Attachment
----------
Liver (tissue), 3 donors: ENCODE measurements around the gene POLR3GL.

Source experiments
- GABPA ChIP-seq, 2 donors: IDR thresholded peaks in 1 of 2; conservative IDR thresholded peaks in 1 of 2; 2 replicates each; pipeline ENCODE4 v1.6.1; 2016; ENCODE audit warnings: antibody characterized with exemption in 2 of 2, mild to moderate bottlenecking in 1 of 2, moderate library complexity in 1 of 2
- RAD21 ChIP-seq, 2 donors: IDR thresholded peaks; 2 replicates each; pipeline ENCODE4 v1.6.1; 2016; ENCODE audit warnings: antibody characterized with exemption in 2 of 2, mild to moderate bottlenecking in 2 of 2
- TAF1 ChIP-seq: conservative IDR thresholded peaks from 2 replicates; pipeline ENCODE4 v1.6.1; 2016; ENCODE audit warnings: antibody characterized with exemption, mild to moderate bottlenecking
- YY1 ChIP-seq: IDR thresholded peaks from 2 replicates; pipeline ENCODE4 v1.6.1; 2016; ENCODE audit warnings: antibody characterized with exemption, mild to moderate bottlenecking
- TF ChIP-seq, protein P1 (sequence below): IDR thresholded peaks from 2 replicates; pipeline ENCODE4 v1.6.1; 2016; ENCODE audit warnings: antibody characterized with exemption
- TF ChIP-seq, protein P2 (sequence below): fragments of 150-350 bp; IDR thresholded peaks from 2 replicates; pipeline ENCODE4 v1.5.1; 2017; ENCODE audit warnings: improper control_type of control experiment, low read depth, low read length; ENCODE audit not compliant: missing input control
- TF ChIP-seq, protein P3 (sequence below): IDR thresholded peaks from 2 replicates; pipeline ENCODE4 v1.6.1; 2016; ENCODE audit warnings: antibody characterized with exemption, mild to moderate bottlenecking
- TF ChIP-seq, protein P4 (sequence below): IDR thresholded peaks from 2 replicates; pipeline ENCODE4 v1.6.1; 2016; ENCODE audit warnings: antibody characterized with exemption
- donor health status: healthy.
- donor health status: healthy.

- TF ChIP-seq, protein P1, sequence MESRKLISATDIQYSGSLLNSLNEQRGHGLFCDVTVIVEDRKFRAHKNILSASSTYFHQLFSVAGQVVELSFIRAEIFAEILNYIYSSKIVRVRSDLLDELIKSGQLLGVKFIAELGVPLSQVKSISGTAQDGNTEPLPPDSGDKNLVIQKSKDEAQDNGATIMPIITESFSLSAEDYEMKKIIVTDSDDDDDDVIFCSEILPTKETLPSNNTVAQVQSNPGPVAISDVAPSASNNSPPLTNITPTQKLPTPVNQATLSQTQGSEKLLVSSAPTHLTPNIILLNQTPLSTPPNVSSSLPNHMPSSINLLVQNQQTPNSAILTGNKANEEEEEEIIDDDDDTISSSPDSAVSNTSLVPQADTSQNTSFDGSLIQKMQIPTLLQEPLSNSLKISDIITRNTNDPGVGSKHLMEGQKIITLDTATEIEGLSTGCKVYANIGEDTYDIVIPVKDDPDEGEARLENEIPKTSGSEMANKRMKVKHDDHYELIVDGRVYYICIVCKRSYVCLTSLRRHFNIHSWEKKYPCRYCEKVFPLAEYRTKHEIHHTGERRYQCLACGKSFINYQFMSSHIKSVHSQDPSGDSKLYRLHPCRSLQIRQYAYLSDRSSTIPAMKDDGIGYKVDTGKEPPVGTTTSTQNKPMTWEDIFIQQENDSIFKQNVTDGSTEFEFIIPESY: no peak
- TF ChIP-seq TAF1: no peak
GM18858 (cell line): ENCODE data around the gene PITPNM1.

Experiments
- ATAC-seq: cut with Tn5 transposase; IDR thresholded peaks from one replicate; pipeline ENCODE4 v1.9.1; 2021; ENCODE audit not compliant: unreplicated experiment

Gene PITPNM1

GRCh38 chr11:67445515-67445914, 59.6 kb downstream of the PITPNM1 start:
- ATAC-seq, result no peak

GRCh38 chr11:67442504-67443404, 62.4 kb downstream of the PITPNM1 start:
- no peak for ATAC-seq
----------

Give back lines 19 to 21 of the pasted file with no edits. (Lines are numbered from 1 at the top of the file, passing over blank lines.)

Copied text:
GRCh38 chr11:67445515-67445914, 59.6 kb downstream of the PITPNM1 start:
- ATAC-seq, result no peak

GRCh38 chr11:67442504-67443404, 62.4 kb downstream of the PITPNM1 start: